Over 1,000 entrepreneurs, investors, students and scientists will come together and more than 40 speakers will discuss successful business models at the first international business festival in Tartu, the second largest town in Estonia.
While most of the startup community in Estonia is operating in Tallinn, the scene in Tartu is bubbling with fresh energy and gradually starting to catch up.
Some of the large, established tech companies, as well as fast-growing startups, are based there – Playtech, Fortumo, Mooncascade, Sportlyzer and SprayPrinter are just few of the names.
Initated by the University of Tartu, the new international business festival, taking place on 9 December and called the sTARTUp Day, aims to further highlight the town’s potential and explore opportunities.
“We all know somebody who is involved with a startup. But do we really know what a startup is? We’re organising this event to explore, in detail, this very topic and to inspire people to start a business,” Andres Kuusik, the festival organiser and the Head of the University of Tartu Centre for Entrepreneurship and Innovation, said.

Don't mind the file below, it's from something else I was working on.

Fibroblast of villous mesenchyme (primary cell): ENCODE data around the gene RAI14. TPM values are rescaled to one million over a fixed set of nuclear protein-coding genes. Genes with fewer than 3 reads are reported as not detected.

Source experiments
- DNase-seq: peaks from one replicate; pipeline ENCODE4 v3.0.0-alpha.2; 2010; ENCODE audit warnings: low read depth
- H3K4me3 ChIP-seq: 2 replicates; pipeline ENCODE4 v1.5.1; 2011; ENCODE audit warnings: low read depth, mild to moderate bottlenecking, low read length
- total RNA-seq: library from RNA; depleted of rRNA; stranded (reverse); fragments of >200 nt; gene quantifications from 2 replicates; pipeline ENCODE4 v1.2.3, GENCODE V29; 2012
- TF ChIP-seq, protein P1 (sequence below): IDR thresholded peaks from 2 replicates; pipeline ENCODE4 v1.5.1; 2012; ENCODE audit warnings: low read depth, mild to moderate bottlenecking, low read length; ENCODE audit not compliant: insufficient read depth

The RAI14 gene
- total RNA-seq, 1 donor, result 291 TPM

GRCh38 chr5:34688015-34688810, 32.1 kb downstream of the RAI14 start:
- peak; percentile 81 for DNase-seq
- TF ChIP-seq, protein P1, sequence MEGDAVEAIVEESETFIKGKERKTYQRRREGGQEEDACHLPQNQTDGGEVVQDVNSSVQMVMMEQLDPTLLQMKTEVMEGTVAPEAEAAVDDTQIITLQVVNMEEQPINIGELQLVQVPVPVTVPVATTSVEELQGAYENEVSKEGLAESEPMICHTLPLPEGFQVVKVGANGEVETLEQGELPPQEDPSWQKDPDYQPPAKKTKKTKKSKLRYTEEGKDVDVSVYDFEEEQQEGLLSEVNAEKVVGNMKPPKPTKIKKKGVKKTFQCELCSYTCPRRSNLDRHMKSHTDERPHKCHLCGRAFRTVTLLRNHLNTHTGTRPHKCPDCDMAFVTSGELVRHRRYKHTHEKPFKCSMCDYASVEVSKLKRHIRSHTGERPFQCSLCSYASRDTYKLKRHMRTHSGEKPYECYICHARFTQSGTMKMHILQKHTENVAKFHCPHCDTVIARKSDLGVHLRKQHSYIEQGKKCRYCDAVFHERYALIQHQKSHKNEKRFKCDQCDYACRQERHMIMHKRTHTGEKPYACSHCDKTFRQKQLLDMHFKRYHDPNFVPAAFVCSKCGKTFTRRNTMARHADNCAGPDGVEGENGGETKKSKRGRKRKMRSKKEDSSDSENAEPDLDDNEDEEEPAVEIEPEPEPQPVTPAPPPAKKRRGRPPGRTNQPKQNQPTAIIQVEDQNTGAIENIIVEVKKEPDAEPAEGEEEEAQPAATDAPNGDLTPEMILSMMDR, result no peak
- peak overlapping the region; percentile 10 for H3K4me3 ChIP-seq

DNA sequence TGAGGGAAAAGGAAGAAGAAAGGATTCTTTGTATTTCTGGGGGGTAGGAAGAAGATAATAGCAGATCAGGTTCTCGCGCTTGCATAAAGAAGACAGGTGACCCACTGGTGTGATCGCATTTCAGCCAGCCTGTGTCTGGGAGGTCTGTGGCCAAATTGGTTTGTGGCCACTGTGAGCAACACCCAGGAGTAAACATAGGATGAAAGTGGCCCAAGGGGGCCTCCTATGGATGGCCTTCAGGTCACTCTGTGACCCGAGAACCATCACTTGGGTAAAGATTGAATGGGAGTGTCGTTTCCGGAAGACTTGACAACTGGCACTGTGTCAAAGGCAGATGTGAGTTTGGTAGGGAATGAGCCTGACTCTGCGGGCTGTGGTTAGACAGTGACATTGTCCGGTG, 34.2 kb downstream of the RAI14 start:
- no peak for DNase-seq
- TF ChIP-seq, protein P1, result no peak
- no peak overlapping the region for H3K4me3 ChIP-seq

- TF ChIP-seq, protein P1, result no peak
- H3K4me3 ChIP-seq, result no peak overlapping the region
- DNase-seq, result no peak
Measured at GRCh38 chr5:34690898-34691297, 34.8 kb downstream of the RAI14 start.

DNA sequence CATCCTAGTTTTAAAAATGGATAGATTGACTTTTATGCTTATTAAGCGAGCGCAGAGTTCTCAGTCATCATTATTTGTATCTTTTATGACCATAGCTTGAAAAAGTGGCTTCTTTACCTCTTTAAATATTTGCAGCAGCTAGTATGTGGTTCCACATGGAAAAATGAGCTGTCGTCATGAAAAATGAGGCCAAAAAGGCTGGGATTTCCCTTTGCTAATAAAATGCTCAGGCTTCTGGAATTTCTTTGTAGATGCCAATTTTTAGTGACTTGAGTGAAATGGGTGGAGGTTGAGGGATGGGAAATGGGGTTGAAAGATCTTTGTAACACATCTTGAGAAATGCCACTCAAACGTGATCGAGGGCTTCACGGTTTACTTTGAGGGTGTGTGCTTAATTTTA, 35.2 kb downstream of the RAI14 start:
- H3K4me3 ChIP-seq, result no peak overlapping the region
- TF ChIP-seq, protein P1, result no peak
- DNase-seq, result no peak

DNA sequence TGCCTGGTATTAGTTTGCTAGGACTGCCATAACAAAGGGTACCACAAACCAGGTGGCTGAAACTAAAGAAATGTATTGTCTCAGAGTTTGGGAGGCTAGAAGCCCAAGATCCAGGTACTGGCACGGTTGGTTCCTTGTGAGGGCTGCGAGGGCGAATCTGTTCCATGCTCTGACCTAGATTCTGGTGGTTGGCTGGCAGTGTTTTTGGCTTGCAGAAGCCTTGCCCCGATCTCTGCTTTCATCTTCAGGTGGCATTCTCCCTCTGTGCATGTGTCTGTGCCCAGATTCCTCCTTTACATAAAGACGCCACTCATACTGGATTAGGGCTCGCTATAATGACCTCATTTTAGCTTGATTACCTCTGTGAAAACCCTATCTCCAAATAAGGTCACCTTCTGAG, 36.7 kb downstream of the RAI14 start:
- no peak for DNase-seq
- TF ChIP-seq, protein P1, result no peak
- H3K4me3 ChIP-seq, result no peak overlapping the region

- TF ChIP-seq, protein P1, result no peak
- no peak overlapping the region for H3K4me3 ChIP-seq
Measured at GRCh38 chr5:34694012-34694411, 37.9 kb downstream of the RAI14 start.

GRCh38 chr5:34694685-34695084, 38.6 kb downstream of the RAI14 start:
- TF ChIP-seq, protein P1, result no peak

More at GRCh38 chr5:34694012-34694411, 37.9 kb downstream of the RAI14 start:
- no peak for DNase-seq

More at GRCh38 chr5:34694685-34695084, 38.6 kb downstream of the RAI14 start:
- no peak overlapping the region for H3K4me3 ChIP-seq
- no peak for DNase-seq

“We have invited more than 40 speakers from around the world to share their experiences, their keys to success, and discuss ways to build a sustainable business model,” Kuusik said, adding that the main topic of the festival was, “How to earn if there is nothing to burn?”
Speakers include the cofounder of Estonian-founded taxi-app, Taxify, Martin Villig; one of the most successful young entrepreneurs in the world, Jamie Dunn; designer of virtual reality, Keiichi Matsuda; and others.
In addition to presentations, everyone is invited to take part in practical workshops, look around the virtual reality room, learn about new products, services and job offers from the university and start-ups, and enjoy the event finale pitching competition.
The festival is being held at the recently opened Estonian National Museum.
Cover: Tartu by air (photo by Sven Zacek/courtesy of EAS.)